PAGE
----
Canada: Farmers assisted for more economic growth

30-11-2011 | |

Innovation and market access remain the most important tools to driving growth and prosperity for farmers and producers in Canada. Agriculture Minister Gerry Ritz addressed the grain industry at Grow Canada Conference 2011 to emphasize the Harper Government’s commitment to helping the Canadian agriculture industry remains competitive in the global market.

“Our Government’s top priority remains the economy, and Canadian agriculture plays a major role in help keeping our economy strong” said Minister Ritz. “Investing in the long-term growth and competitiveness of Canada’s agricultural industry will allow us to maintain and build access to key markets while boosting our farmers’ bottom lines.”
Boosting  innovative new products, technologies and processes
In his remarks, Minister Ritz reiterated that the recent investment of $50 million for the Agricultural Innovation Program (AIP) will boost the development and commercialization of innovative new products, technologies and processes in the agricultural sector. He also spoke about how market access and development are a priority and will promote growth, help the agricultural value-chain not only adapt but thrive in the face of major change.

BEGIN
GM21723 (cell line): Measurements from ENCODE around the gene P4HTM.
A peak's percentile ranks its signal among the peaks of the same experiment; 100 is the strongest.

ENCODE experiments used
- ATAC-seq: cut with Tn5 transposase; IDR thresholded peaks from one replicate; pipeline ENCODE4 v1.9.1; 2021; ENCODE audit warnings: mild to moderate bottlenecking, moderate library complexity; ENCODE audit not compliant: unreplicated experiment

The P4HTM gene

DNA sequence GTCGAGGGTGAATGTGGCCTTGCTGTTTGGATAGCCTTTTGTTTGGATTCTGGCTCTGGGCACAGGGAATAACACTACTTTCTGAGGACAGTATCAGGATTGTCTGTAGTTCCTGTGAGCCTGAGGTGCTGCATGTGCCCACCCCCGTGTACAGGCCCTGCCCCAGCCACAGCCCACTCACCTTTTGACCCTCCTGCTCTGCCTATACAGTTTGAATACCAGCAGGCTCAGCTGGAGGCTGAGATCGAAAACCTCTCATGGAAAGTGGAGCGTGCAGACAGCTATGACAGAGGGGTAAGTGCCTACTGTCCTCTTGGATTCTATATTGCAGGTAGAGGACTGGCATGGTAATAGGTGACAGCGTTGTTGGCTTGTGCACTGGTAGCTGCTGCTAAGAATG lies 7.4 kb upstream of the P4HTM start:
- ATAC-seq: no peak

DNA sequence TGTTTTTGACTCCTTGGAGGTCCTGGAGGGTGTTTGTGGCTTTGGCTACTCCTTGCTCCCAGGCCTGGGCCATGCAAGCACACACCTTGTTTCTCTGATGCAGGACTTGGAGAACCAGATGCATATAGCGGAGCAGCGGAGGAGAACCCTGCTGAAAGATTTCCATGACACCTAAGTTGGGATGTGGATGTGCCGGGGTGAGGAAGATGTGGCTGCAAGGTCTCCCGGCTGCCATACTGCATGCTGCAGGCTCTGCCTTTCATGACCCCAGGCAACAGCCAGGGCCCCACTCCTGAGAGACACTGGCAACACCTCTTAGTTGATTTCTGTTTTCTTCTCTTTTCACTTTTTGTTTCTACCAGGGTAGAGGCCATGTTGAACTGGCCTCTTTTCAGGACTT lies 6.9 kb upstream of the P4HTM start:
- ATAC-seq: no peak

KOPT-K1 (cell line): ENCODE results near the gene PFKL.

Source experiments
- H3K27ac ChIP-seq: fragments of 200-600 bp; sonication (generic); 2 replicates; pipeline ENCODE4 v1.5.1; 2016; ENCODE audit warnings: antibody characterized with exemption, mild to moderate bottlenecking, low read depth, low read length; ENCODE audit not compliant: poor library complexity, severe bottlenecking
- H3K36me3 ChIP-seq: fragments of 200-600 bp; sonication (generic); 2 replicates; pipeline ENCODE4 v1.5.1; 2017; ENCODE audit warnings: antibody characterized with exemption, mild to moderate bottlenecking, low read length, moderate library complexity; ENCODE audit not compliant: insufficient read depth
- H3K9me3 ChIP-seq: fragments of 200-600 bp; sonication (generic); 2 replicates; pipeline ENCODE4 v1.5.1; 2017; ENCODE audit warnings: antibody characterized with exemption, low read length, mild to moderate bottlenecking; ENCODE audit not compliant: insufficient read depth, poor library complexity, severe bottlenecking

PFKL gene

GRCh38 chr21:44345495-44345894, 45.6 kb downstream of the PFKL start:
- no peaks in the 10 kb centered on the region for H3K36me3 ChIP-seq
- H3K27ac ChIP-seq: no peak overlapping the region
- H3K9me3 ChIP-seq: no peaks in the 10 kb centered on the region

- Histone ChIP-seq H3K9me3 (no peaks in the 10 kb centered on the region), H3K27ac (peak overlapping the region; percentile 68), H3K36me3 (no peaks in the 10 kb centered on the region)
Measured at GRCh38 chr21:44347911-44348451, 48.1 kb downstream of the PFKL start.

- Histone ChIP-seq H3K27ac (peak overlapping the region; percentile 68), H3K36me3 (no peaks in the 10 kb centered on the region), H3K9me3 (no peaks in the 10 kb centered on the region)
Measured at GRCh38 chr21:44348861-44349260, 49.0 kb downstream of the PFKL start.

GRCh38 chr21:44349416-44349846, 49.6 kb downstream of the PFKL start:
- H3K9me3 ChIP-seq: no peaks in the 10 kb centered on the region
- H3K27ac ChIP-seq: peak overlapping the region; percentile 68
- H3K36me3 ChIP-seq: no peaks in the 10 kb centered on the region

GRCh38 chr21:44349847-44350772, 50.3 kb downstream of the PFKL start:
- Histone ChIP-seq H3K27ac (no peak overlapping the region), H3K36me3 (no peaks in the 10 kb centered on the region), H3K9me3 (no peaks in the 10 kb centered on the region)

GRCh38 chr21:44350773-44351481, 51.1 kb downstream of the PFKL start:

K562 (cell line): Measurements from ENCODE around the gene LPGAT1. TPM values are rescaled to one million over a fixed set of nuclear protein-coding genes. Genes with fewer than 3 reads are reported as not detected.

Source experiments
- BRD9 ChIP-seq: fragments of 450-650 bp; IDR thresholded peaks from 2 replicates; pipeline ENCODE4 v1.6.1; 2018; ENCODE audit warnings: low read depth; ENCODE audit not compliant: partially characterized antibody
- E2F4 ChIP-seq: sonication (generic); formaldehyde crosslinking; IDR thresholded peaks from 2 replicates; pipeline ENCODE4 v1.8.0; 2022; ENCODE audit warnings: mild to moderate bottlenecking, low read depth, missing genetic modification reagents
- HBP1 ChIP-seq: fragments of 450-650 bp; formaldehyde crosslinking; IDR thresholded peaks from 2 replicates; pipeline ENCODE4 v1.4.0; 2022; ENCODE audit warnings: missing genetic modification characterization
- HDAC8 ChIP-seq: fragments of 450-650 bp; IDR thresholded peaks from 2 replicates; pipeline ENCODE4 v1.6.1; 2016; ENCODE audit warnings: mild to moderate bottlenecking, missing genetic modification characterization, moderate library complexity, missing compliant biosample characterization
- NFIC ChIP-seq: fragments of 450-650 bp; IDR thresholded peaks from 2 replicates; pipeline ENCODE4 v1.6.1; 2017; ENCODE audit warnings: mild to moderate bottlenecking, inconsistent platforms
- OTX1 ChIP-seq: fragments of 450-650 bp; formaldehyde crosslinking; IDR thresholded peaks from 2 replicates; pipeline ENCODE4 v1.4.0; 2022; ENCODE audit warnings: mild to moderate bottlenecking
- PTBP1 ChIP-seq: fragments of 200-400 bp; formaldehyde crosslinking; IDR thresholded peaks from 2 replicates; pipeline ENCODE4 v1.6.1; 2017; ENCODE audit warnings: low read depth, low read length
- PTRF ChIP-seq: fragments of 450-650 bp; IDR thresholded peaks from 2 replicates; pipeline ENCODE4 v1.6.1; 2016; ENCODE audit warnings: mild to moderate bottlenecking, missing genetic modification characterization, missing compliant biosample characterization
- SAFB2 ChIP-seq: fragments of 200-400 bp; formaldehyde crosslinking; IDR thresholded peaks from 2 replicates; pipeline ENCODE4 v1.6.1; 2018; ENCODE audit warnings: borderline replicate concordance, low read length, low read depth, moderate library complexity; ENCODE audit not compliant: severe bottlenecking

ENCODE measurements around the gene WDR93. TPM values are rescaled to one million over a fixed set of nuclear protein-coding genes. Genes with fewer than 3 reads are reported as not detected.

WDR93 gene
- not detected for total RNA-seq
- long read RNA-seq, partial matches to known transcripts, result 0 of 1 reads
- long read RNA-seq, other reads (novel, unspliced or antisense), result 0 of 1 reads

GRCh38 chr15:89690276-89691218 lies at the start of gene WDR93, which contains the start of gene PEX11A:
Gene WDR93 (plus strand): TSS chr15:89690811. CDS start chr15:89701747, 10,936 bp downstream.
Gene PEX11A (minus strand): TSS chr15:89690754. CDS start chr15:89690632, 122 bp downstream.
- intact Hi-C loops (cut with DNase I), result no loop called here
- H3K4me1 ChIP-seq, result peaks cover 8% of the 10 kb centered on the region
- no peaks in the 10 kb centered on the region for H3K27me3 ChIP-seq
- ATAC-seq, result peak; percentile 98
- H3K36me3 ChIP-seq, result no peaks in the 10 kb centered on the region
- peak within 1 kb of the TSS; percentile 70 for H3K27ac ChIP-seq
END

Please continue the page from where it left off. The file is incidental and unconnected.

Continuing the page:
Minister Ritz restated the Harper Government’s commitment to returning to Western grain farmers the right to market their wheat and barley in the best interest of their farm businesses. The Marketing Freedom for Grain Farmers Act was passed by Members of Parliament last night.
“Marketing freedom will unleash the true economic potential of the Western grain industry through value-added investments and increased innovation.” said Minister Ritz. “With our legislation being passed by the House of Commons, Western Canadian farmers are an important step closer to finally having the same economic opportunities enjoyed by their colleagues in Ontario and other parts of Canada.”
Canada is the world’s fifth largest exporter of agriculture and food products with annual exports worth over $35 billion. Canada’s trade in agriculture and food products contributes more than $11 billion to the trade surplus.

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